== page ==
It is also known as spectral comb filtering or wavelength multiplex visualization. The use of more spectral bands per eye eliminates the need to color process the image, required by the Dolby system. Evenly dividing the visible spectrum between the eyes gives the viewer a more relaxed "feel" as the light energy and color balance is nearly Like the Dolby system, the Omega system can be used with white or silver screens.

But it can be used with either film or digital projectors, unlike the Dolby filters that are only used on a digital system with a color correcting processor provided by Dolby. Omega Optical's 3D system contains projection filters and 3D glasses. In addition to the passive stereoscopic 3D system, Omega Optical has produced enhanced anaglyph 3D glasses.

In this method, glasses are not necessary to see the stereoscopic image. Lenticular lens and parallax barrier technologies involve imposing two or more images on the same sheet, in narrow, alternating strips, and using a screen that either blocks one of the two images' strips in the case of parallax barriers or uses equally narrow lenses to bend the strips of image and make it appear to fill the entire image in the case of lenticular prints.

To produce the stereoscopic effect, the person must be positioned so that one eye sees one of the two images and the other sees the other. Both images are projected onto a high-gain, corrugated screen which reflects light at acute angles. In order to see the stereoscopic image, the viewer must sit within a very narrow angle that is nearly perpendicular to the screen, limiting the size of the audience. Lenticular was used for theatrical presentation of numerous shorts in Russia from — [56] and in for the feature-length film Robinson Crusoe.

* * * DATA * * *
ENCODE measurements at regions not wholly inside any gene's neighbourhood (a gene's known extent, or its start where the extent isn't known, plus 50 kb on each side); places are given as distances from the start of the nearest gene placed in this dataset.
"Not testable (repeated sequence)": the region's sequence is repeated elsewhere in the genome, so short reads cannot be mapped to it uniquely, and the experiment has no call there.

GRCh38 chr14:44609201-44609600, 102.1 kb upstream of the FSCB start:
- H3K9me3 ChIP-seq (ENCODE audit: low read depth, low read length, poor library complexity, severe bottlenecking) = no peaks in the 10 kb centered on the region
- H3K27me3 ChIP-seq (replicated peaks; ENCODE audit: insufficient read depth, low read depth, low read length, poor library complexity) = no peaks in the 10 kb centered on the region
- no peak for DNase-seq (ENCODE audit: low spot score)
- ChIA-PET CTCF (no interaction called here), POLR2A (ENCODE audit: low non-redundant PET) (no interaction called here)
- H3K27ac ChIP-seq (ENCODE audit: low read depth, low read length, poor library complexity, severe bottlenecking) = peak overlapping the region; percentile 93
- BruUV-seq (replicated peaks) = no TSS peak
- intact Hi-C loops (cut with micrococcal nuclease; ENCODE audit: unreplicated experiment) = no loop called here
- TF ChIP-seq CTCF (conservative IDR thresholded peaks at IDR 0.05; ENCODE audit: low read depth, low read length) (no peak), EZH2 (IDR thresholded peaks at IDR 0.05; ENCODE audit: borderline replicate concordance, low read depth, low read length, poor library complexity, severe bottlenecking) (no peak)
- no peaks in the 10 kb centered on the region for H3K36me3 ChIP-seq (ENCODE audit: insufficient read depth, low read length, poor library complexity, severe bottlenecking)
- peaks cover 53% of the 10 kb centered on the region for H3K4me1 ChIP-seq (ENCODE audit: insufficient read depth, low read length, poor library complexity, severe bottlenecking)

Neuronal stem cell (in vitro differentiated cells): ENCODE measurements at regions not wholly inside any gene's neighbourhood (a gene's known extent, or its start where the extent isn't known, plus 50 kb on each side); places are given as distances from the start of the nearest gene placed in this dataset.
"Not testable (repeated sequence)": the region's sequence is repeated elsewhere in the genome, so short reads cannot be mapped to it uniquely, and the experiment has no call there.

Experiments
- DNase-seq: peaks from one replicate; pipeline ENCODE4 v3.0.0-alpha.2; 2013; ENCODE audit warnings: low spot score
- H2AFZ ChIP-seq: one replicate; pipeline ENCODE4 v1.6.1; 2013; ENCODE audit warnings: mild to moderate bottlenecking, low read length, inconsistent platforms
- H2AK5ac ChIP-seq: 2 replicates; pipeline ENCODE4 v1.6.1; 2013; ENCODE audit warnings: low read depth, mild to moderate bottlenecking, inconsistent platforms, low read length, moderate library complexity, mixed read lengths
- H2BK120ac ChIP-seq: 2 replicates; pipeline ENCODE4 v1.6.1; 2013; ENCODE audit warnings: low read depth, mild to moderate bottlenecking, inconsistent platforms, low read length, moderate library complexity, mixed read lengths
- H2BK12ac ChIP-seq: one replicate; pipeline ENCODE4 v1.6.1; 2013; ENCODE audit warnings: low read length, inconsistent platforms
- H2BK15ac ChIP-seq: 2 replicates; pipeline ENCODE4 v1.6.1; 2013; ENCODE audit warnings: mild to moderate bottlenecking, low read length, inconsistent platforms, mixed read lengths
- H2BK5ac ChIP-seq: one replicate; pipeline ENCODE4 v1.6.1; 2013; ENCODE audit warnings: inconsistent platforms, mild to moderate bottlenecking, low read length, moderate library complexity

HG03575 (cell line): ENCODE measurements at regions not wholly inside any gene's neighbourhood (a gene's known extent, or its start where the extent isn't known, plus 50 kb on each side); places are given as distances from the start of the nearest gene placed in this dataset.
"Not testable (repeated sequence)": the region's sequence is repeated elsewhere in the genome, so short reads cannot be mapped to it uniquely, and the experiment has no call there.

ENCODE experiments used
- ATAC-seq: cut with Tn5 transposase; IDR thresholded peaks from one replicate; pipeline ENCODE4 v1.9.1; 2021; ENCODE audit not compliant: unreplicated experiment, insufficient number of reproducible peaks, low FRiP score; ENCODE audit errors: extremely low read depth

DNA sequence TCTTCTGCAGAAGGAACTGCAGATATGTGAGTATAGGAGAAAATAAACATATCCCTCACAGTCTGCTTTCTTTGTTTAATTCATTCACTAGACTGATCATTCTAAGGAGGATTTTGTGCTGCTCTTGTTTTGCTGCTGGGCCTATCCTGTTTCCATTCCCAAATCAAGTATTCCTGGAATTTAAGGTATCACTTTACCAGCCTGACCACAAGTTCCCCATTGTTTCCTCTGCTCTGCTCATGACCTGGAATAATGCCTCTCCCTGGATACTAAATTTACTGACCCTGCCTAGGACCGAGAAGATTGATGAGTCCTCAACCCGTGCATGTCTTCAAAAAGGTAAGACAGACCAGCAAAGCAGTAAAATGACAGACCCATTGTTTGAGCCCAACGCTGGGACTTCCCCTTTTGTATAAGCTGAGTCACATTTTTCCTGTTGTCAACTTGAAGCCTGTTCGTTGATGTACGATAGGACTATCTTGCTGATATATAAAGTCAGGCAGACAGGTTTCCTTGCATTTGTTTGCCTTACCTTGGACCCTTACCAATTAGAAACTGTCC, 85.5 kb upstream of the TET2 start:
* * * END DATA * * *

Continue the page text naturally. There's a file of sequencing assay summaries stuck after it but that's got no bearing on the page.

Though its use in theatrical presentations has been rather limited, lenticular has been widely used for a variety of novelty items and has even been used in amateur 3D photography. Other examples for this technology include autostereoscopic LCD displays on monitors, notebooks, TVs, mobile phones and gaming devices, such as the Nintendo 3DS.

Some viewers have complained of headaches and eyestrain after watching 3D films.

There are two primary effects of 3D film that are unnatural for human vision: crosstalk between the eyes, caused by imperfect image separation, and the mismatch between convergence and accommodation, caused by the difference between an object's perceived position in front of or behind the screen and the real origin of that light on the screen. This nullifies or greatly decreases immersion effects of digital stereo to them. It has recently been discovered that each of the rods and cones in animal eyes can measure the distance to the point on the object that is in focus at the particular rod or cone.

The lens selects the point on the object for each pixel to which the distance is measured; that is, humans can see in 3D separately with each eye. The French National Research Agency ANR has sponsored multidisciplinary research in order to understand the effects of 3D film viewing, its grammar, and its acceptance. Most of the cues required to provide humans with relative depth information are already present in traditional 2D films. For example, closer objects occlude further ones, distant objects are desaturated and hazy relative to near ones, and the brain subconsciously "knows" the distance of many objects when the height is known e.